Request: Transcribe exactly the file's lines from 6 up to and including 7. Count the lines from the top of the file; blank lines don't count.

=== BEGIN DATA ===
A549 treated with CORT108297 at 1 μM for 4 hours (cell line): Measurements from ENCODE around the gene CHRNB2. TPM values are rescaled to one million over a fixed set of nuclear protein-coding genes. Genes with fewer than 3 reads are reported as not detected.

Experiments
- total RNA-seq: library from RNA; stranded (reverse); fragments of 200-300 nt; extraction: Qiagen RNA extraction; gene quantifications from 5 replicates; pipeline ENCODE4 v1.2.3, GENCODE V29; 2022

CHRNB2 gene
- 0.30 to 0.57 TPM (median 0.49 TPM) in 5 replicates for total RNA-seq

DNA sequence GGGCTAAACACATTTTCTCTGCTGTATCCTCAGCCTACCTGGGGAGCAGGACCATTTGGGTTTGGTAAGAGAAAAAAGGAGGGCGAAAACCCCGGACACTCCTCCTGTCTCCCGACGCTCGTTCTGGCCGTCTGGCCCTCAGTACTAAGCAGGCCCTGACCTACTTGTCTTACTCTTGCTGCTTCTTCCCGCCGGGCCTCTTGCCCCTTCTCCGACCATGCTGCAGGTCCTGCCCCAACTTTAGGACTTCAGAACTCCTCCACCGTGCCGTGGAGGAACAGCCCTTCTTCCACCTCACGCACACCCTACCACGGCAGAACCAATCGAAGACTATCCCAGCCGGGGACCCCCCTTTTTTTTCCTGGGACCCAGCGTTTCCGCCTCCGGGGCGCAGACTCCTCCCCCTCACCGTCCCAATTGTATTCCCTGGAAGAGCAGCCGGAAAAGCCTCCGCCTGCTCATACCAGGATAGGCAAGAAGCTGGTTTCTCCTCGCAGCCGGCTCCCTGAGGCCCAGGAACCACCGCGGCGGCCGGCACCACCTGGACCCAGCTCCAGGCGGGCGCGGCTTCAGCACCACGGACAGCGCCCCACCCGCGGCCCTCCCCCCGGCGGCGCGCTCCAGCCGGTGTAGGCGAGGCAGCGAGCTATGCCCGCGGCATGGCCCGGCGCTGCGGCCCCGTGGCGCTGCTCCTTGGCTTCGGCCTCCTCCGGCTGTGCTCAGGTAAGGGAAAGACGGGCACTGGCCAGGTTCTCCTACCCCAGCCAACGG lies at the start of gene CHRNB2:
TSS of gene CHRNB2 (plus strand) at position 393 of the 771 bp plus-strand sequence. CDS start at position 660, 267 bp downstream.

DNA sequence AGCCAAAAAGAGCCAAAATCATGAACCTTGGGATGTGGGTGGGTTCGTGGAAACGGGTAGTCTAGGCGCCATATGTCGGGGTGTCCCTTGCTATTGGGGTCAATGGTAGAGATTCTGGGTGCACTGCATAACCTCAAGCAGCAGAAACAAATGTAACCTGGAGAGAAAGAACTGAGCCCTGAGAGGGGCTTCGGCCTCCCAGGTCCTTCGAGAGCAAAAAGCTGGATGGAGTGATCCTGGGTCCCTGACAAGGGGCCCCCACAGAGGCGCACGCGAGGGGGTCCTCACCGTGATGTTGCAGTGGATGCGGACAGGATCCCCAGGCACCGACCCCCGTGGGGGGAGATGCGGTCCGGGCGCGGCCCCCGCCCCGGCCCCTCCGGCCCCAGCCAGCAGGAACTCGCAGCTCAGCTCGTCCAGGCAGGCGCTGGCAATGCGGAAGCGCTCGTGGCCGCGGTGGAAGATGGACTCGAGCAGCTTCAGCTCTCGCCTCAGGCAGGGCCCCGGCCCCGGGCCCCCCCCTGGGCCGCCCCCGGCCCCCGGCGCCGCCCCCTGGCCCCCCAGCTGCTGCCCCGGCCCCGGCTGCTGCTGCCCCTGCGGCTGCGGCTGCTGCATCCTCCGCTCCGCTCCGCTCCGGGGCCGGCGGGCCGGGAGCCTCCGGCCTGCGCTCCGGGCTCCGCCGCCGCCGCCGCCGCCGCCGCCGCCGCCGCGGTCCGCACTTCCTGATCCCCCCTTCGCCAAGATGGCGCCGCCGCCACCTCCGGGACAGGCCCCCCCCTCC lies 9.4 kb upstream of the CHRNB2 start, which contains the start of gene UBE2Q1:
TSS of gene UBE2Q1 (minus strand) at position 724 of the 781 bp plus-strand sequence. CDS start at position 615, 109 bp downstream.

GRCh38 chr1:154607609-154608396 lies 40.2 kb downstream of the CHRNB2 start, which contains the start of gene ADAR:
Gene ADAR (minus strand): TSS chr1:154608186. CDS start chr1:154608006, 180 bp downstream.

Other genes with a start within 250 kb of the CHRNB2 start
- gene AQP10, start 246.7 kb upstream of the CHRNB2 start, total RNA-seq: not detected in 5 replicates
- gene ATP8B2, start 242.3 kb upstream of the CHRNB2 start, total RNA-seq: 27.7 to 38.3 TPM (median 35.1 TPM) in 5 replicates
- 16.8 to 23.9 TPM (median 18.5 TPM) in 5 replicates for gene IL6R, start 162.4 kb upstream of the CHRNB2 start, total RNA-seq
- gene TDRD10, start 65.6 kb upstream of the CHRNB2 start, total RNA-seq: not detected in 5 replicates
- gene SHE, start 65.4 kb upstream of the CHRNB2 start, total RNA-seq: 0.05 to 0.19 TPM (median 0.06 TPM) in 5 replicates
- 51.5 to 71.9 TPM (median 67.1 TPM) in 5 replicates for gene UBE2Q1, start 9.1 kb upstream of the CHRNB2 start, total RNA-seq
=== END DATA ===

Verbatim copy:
DNA sequence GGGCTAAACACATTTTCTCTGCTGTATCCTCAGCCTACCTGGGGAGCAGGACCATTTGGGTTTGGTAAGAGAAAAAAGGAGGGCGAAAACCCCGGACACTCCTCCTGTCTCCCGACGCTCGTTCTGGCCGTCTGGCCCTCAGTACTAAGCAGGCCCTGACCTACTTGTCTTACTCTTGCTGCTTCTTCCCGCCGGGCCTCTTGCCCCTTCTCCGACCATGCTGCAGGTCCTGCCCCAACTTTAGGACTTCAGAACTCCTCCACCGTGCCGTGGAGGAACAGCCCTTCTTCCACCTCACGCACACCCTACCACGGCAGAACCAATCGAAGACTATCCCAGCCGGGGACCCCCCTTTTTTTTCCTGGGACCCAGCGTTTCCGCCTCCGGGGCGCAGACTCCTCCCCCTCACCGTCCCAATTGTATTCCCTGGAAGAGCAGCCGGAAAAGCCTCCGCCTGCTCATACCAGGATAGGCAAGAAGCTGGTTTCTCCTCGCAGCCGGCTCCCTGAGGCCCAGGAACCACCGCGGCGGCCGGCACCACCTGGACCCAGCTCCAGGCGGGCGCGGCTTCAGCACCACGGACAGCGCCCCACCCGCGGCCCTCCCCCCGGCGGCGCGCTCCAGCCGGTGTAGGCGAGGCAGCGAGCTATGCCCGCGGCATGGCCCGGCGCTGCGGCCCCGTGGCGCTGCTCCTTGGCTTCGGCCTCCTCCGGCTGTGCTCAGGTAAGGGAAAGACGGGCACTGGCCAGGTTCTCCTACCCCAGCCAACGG lies at the start of gene CHRNB2:
TSS of gene CHRNB2 (plus strand) at position 393 of the 771 bp plus-strand sequence. CDS start at position 660, 267 bp downstream.